Organizers: Morteza Lahijanian, Mária Svoreňová, Nisar Ahmed, Patrick Lin, Marta Kwiatkowska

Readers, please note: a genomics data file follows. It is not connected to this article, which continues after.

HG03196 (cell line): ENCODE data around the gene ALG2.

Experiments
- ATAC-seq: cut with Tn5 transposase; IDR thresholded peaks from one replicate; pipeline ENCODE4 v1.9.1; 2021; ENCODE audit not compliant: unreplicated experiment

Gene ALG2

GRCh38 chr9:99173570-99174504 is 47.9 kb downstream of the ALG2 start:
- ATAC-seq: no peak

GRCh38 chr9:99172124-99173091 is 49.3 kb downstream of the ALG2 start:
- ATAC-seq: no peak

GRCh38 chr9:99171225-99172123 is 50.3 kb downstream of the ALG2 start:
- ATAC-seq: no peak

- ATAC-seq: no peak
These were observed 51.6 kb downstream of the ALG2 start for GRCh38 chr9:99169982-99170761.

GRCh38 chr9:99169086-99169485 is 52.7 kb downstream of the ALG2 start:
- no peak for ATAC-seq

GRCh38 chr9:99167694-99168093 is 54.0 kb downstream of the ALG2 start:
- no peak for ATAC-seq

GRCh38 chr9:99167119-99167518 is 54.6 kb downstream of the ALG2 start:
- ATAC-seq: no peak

Robots are becoming members of our society. Complex algorithms have been making robots increasingly sophisticated machines with rising levels of autonomy, enabling them to leave behind their traditional work places in factories and to enter our society with convoluted social rules, relationships, and expectations. Driverless cars, home assistive robots, and unmanned aerial vehicles are just a few examples. As the level of involvement of such systems increases in our daily lives, their decisions affect us more directly. Therefore, we instinctively expect robots to behave morally and make ethical decisions. For instance, we expect a firefighter robot to follow ethical principles when faced with a choice of saving one's life over another's in a rescue mission, and we expect an eldercare robot to take a moral stance in following its owner's instructions when they are in conflict with the interest of others. Such expectations give rise to the notion of trust in human-robot relationship and to questions such as "how can I trust a driverless car to take my child to school?" In order to design algorithms that can generate morally-aware and ethical decisions and hence creating trustworthy robots, we need to understand the conceptual theory of morality in machine autonomy in addition to understanding, formalizing, and expressing trust itself. This is a tremendously challenging (yet necessary) task involving many aspects including philosophy, sociology, psychology, cognitive reasoning, logic, and computation. In this workshop, we aim to continue the discussions initiated in our RSS 2016 workshop on "Social Trust in Autonomous Robots" with the additional theme of ethics and morality to shed light on these multifaceted notions from various perspectives through a series of talks and panel discussions.